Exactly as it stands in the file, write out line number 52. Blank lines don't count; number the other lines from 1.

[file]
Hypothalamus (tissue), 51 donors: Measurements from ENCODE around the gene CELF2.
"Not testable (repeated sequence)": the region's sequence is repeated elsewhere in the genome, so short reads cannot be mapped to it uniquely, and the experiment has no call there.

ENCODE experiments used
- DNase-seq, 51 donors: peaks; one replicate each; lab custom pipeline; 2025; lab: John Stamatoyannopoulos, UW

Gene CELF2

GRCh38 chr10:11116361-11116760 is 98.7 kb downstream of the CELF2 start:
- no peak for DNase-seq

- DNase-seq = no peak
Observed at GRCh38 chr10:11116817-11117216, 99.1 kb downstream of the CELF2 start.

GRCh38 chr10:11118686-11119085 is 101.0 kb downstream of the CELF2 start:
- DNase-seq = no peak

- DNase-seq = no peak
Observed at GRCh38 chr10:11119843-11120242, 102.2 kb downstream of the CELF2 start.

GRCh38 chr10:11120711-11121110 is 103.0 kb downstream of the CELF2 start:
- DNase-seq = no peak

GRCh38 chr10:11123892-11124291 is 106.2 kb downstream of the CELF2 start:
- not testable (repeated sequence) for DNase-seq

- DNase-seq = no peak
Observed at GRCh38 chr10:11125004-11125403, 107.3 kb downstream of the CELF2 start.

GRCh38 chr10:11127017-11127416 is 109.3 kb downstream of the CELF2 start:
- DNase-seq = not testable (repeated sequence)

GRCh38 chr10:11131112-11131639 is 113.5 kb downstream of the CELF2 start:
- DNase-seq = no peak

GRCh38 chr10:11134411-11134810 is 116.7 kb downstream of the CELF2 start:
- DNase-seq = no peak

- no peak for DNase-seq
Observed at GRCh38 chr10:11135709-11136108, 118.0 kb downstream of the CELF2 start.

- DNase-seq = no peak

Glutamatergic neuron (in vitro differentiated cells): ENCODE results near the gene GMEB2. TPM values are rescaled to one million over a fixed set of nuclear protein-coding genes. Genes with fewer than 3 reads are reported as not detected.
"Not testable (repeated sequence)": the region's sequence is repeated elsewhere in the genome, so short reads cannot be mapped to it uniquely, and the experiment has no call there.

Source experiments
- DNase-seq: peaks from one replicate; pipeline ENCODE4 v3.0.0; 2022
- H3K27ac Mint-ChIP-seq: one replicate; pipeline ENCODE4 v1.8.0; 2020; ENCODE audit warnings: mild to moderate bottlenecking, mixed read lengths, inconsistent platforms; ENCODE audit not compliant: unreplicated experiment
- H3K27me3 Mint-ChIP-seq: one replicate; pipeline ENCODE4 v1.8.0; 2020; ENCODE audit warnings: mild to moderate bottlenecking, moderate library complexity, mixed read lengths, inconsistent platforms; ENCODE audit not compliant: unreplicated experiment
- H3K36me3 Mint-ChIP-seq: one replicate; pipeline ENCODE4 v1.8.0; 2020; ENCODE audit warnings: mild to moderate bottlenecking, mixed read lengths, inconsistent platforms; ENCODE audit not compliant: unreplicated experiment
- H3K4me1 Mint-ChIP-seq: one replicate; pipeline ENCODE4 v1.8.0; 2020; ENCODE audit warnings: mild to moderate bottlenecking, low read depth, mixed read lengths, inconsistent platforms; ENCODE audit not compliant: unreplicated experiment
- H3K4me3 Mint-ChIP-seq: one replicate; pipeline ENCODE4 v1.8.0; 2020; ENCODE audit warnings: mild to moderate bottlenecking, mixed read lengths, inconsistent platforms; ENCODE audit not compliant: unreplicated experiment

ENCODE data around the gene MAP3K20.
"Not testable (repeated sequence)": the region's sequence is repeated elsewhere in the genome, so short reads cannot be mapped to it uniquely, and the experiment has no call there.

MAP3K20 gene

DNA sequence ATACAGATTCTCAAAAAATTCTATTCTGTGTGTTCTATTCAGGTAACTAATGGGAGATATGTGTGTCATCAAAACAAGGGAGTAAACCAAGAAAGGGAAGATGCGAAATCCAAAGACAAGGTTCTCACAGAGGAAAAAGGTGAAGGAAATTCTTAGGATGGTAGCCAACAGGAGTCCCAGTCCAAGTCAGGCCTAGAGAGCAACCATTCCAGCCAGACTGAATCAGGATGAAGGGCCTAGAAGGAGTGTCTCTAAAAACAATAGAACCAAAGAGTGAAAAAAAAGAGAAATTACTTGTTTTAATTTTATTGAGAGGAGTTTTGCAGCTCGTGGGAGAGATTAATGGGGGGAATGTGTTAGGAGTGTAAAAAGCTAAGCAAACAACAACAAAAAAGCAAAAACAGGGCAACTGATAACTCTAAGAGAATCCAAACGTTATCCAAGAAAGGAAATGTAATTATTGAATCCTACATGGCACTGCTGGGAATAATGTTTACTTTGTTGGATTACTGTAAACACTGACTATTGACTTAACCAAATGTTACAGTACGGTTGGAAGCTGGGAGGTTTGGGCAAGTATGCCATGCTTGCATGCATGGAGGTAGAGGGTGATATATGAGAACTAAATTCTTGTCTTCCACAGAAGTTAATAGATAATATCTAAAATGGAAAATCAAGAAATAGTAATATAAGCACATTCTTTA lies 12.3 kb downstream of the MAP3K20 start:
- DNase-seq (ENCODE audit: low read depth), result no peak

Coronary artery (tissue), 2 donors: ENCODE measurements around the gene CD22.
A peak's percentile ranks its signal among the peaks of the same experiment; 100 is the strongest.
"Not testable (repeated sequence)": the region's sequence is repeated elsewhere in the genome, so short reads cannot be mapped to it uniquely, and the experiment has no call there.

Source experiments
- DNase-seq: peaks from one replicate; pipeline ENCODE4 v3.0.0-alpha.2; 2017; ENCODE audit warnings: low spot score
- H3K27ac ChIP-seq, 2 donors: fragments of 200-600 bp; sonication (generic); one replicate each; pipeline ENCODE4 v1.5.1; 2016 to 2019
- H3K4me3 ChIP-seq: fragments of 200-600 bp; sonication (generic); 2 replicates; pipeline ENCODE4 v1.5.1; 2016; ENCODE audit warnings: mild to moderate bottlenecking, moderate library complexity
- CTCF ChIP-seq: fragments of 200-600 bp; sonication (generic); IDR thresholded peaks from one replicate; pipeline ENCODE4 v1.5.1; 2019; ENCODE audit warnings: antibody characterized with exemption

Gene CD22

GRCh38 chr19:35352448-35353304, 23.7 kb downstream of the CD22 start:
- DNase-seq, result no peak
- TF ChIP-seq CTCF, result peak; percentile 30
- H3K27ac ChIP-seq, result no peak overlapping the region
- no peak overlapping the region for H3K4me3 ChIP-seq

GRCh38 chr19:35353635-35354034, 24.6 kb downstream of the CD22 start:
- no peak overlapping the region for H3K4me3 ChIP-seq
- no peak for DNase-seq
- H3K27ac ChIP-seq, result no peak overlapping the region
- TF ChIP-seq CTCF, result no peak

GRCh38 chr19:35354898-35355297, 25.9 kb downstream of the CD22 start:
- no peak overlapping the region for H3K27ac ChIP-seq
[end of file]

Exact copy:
GRCh38 chr19:35352448-35353304, 23.7 kb downstream of the CD22 start: